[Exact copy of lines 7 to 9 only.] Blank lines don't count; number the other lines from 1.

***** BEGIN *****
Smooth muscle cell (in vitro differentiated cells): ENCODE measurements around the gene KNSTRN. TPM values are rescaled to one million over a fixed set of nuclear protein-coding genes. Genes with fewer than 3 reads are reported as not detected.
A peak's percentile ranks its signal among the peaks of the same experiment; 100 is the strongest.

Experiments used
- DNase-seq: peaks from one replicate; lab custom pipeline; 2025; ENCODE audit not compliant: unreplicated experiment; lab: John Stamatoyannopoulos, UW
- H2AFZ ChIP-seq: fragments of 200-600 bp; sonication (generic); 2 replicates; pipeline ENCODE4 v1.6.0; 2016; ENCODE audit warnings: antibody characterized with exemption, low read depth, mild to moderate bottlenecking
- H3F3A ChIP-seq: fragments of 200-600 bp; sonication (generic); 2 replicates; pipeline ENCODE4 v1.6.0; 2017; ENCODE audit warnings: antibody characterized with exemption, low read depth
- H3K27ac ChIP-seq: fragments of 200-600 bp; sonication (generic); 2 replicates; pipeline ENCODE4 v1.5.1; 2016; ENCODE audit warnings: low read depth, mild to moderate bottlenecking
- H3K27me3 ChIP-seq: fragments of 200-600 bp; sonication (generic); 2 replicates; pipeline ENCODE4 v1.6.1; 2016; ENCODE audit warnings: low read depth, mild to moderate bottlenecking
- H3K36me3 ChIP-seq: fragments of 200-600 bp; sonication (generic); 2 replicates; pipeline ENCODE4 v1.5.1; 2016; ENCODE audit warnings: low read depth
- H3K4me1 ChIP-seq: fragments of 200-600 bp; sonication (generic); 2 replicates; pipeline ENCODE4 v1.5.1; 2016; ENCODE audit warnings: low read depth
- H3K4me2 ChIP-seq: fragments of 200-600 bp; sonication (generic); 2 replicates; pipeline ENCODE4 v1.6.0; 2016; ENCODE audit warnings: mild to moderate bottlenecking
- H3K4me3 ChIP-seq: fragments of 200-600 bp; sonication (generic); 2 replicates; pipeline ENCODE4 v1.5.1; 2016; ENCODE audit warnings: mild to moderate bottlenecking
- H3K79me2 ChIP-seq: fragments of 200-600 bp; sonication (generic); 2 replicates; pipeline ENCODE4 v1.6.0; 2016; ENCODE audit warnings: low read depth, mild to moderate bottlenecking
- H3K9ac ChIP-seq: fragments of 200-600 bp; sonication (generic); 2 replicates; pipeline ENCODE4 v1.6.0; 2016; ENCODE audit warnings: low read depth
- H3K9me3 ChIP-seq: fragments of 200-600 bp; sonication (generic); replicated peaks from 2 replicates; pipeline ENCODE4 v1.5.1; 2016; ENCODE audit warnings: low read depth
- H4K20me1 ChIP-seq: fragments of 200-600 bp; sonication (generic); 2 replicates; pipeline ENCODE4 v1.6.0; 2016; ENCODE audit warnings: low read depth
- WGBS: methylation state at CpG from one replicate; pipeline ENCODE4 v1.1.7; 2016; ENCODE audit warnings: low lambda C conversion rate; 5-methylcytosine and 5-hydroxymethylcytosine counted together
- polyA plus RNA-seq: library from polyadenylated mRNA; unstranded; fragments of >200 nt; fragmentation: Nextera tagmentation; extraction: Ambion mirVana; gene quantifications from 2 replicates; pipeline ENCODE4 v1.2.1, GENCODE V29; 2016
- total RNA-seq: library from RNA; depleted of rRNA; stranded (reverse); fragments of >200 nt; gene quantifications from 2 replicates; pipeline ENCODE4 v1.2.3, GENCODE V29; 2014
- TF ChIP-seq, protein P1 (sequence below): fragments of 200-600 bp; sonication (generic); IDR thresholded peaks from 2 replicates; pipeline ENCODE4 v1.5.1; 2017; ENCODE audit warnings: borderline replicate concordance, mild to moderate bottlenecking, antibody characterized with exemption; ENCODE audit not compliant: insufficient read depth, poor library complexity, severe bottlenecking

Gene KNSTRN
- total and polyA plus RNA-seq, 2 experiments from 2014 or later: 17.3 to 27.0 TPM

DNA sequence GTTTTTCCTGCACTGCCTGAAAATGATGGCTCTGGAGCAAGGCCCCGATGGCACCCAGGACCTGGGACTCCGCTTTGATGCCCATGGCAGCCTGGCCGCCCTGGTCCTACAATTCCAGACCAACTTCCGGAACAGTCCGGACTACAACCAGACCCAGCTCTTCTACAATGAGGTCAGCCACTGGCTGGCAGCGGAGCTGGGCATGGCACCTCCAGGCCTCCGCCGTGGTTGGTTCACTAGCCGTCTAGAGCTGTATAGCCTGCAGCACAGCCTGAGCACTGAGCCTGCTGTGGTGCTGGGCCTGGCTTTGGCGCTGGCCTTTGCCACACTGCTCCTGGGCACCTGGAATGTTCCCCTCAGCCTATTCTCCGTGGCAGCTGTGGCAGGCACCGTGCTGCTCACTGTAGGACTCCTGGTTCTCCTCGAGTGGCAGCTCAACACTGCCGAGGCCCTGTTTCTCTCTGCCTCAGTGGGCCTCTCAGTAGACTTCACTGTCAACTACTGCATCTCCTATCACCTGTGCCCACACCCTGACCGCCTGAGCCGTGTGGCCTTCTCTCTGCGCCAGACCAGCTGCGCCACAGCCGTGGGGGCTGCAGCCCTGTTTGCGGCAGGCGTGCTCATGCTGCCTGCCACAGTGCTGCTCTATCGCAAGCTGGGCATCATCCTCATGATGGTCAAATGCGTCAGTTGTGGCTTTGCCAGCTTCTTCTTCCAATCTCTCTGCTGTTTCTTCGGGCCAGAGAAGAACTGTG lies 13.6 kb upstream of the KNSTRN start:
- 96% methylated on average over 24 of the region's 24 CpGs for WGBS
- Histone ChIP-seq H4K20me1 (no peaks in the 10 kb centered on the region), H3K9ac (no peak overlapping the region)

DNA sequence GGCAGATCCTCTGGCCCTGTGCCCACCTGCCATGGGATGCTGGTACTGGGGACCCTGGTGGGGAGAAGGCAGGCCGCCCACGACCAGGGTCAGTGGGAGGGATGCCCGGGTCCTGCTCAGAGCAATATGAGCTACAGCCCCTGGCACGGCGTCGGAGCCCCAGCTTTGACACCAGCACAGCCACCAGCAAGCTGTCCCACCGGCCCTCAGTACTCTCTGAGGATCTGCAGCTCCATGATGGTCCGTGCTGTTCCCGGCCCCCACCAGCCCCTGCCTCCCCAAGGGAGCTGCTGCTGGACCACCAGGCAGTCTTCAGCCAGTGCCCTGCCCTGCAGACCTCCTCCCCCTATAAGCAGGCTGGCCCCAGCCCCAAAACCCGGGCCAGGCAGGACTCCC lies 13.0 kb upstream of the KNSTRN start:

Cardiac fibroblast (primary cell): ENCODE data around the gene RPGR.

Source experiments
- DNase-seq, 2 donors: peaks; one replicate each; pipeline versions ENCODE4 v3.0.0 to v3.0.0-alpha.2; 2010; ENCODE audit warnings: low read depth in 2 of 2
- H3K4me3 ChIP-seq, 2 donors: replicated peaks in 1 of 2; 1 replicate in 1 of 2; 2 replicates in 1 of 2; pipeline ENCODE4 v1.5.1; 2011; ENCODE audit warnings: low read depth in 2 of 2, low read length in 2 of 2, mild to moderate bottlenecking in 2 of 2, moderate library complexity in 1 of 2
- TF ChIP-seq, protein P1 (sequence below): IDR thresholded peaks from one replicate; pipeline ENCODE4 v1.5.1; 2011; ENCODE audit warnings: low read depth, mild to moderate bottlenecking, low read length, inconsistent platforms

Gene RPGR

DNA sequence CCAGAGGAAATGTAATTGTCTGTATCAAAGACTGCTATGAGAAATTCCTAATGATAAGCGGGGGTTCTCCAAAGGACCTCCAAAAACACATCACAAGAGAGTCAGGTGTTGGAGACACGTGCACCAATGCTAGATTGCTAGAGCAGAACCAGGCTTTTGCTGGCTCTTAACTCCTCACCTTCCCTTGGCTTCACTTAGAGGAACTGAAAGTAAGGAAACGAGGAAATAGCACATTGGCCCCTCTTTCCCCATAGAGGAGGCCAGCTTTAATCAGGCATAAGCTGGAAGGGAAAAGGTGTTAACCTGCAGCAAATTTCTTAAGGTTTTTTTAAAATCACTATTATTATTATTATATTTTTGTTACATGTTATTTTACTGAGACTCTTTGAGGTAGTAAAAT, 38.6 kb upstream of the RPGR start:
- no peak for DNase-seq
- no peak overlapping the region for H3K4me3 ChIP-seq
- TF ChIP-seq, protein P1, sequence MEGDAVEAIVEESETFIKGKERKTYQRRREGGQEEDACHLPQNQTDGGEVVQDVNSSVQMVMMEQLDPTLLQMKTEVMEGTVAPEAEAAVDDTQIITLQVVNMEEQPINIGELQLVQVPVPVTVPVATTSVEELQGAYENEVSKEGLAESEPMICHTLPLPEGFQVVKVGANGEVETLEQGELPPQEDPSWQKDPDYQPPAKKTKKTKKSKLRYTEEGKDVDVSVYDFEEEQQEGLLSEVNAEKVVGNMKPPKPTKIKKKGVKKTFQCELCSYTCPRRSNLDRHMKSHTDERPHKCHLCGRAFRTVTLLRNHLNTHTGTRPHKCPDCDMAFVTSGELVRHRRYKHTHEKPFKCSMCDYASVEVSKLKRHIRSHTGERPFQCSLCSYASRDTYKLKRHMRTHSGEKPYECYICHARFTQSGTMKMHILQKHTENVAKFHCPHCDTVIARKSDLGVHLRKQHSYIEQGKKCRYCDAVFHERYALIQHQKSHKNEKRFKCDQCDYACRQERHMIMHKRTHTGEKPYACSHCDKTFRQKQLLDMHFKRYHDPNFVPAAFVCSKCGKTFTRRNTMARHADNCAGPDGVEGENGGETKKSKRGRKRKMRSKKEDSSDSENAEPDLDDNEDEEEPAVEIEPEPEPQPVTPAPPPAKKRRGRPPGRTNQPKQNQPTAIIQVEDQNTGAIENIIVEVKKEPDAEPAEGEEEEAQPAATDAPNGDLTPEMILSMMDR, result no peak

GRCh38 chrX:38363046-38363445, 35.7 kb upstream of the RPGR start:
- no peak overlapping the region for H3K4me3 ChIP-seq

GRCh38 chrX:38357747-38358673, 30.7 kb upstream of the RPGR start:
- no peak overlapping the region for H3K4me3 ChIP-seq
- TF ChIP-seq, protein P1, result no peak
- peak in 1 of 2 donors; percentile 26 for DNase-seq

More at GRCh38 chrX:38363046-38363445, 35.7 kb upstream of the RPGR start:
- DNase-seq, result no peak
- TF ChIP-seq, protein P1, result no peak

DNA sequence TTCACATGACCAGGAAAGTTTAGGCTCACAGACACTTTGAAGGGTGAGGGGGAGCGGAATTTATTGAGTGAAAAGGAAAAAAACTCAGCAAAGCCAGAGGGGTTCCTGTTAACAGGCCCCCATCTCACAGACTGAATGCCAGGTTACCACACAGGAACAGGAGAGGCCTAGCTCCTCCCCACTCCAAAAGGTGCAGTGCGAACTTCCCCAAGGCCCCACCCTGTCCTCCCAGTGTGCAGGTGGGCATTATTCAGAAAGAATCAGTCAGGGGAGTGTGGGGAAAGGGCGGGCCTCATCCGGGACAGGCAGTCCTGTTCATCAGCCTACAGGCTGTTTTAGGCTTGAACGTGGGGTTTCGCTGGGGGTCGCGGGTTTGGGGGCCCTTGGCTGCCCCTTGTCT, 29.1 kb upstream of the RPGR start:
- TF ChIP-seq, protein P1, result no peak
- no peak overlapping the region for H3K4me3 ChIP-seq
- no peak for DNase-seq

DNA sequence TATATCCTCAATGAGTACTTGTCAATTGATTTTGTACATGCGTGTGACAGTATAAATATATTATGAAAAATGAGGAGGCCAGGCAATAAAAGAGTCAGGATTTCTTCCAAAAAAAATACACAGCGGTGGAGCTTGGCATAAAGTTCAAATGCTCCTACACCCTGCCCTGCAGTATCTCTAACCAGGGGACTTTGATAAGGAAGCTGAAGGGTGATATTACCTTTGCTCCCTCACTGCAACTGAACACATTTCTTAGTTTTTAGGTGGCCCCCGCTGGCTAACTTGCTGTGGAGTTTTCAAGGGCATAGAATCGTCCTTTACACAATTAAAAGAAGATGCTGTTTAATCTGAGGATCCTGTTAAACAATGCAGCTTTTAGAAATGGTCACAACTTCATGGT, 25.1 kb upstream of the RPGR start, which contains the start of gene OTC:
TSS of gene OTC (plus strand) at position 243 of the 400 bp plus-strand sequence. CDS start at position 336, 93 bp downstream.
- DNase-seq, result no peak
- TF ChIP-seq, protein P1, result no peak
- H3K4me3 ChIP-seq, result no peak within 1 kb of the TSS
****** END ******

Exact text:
- H3K27ac ChIP-seq: fragments of 200-600 bp; sonication (generic); 2 replicates; pipeline ENCODE4 v1.5.1; 2016; ENCODE audit warnings: low read depth, mild to moderate bottlenecking
- H3K27me3 ChIP-seq: fragments of 200-600 bp; sonication (generic); 2 replicates; pipeline ENCODE4 v1.6.1; 2016; ENCODE audit warnings: low read depth, mild to moderate bottlenecking
- H3K36me3 ChIP-seq: fragments of 200-600 bp; sonication (generic); 2 replicates; pipeline ENCODE4 v1.5.1; 2016; ENCODE audit warnings: low read depth